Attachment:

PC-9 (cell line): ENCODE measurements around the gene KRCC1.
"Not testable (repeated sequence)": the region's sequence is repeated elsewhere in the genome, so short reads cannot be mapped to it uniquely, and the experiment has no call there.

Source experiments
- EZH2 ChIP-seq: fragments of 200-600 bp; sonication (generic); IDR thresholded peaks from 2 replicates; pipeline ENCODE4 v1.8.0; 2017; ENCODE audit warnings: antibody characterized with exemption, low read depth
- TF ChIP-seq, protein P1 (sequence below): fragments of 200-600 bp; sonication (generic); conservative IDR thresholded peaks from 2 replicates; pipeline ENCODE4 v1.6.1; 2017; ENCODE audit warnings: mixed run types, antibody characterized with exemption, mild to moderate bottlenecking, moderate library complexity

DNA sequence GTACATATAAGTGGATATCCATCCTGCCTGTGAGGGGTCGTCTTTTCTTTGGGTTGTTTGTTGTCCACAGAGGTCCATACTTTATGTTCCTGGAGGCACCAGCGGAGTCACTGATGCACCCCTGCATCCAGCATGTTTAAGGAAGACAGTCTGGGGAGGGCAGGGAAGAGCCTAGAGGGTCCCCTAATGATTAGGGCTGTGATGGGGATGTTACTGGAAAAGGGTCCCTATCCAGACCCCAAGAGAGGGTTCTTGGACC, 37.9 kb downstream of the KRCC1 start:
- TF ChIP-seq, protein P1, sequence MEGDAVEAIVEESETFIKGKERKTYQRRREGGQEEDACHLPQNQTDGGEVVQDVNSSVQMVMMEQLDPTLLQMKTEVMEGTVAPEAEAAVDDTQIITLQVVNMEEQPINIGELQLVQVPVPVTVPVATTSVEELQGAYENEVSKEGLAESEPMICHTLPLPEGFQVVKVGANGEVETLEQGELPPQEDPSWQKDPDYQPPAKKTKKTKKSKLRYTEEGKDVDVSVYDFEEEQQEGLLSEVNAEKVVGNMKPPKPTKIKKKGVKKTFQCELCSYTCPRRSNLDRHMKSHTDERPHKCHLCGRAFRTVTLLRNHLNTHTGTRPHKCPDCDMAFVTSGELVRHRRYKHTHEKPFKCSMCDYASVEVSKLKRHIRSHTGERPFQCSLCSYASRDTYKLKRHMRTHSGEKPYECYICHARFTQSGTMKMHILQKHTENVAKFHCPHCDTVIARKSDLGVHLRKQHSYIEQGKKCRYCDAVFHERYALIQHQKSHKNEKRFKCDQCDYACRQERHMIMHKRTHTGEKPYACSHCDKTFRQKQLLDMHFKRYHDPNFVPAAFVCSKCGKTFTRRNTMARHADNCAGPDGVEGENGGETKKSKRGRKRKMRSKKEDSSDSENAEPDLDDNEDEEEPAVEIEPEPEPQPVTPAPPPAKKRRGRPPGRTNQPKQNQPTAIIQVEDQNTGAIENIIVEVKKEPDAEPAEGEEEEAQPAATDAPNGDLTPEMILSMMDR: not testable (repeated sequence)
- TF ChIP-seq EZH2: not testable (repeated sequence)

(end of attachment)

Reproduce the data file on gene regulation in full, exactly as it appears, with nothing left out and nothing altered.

PC-9 (cell line): ENCODE measurements around the gene KRCC1.
"Not testable (repeated sequence)": the region's sequence is repeated elsewhere in the genome, so short reads cannot be mapped to it uniquely, and the experiment has no call there.

Source experiments
- EZH2 ChIP-seq: fragments of 200-600 bp; sonication (generic); IDR thresholded peaks from 2 replicates; pipeline ENCODE4 v1.8.0; 2017; ENCODE audit warnings: antibody characterized with exemption, low read depth
- TF ChIP-seq, protein P1 (sequence below): fragments of 200-600 bp; sonication (generic); conservative IDR thresholded peaks from 2 replicates; pipeline ENCODE4 v1.6.1; 2017; ENCODE audit warnings: mixed run types, antibody characterized with exemption, mild to moderate bottlenecking, moderate library complexity

DNA sequence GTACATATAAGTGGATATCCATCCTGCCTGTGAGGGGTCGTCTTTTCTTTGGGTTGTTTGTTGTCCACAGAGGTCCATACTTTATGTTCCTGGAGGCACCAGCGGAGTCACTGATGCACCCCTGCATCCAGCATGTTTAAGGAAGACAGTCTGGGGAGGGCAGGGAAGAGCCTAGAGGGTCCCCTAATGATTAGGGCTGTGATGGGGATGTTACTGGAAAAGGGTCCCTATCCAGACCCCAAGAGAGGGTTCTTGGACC, 37.9 kb downstream of the KRCC1 start:
- TF ChIP-seq, protein P1, sequence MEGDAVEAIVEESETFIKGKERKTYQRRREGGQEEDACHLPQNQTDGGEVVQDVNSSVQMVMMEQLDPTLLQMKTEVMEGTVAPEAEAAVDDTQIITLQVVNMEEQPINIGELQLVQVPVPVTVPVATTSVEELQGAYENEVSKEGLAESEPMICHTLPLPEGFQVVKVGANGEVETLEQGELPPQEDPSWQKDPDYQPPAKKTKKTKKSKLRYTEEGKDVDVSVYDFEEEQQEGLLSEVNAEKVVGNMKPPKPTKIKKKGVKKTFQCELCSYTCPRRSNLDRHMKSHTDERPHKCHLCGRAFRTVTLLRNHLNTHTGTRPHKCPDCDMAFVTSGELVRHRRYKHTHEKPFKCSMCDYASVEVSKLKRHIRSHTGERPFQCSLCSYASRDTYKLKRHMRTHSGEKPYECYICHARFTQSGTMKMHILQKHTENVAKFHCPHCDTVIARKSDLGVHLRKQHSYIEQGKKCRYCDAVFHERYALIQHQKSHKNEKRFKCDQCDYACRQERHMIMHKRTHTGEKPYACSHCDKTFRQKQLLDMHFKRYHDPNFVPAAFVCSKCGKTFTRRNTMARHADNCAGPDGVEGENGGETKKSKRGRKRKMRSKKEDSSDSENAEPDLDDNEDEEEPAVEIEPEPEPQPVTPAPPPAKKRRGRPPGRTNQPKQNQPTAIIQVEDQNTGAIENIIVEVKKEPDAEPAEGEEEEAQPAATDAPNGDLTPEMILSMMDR: not testable (repeated sequence)
- TF ChIP-seq EZH2: not testable (repeated sequence)